Review: Bart, “Today, Tomorrow, & The Next Day”


Two years ago I walked into one my local record shops and was accosted by the clerk who’d been waiting for me.  “Steeeeve,” he said. “You are going to looove this band.” He showed me a mostly white cover with embossed sketches of Greek men’s faces in profile.  It was beautiful, beguiling and I was immediately interested.  It took fewer than 30 seconds on the first track of Side A for me to decide to buy it.  Now after a long wait, Bart has released their inspired follow-up album.

From production to execution, every aspect of this record is sensational.  Utilizing a swirling kaleidoscope of song structure and tempos may at time obfuscate the purpose or direction of individual track however, taking the album as a whole it makes sense.  A puzzle is only bewildering until you fit the pieces all together. Upon reflection and hindsight this album is no different.

From the opening notes of Don’t Push with its sultry film-noir melody that morphs into a soft spoken harmony led 70’s AM pop song, through If You Want Me’s polyrhythmic staccato accentuated by falsetto vocals and a tempo in constant flux, Please Explain This to Them’s direct radio-readiness, all the way through to Three by Noon’s aggressive punctuations followed by a soft, undulating path to the albums finish… everything. All of it. beautiful.   A gentle jazz-infused pop odyssey.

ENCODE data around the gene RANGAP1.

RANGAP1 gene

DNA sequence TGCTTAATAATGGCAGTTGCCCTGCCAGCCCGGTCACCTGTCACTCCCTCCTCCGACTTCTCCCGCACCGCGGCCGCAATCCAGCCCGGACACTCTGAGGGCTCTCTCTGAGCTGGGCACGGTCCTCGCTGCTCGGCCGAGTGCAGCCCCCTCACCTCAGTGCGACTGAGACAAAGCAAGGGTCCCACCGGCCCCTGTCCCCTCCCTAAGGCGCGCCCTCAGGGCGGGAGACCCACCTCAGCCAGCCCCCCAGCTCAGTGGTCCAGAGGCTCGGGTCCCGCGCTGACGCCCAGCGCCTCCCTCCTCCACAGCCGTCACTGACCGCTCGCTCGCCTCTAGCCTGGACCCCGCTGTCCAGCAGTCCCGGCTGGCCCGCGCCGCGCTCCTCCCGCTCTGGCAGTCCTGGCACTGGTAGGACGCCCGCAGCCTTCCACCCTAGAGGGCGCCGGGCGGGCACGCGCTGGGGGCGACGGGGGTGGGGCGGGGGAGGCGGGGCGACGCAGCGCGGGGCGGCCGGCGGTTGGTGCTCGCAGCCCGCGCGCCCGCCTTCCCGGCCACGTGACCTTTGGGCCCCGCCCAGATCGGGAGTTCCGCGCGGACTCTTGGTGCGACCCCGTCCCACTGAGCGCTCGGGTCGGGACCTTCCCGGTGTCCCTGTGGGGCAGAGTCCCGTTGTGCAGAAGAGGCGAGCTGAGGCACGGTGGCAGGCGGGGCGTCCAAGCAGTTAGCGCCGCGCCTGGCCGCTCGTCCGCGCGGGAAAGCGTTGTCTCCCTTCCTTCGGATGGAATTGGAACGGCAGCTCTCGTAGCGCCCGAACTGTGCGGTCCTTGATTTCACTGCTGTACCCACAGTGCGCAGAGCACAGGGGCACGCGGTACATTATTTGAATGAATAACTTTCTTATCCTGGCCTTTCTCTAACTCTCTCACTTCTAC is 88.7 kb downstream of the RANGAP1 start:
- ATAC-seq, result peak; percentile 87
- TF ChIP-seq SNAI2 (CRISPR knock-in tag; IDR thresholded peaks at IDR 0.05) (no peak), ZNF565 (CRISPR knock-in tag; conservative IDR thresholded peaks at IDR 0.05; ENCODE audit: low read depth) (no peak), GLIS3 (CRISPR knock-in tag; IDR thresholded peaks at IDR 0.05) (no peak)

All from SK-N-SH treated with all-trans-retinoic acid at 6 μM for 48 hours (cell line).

In my younger years this album would have been beyond my scope, over my head, a mystifying concoction too mature for my senses.  The pristine, almost saccharine and polished production might have deterred me from losing myself in Bart’s virtuosic abilities.  But, that was then. Now, I’m older, more mature and ready to tell you how delicious the floaty, smooth and creamy melodies are… These tunes are like meringue pie for the mind.  The sweet, layered textures are masterfully put together like Burt Bacharach on acid or Mr. Bungle with George Harrison leading the group instead of Mike Patton.

For fans of Steely Dan, Olivia Tremor Control, The Beatles White Album, The Weather Report

Available in digital and vinyl formats here or from the label website.

A bit of a Renaissance man, Steve Murphy is a singer-songwriter, author, and journalist based out of London, Ontario. An avid vinyl collector and audiophile, his personal collection of albums is wide ranging and in the thousands, including four released from his band Westminster Park.

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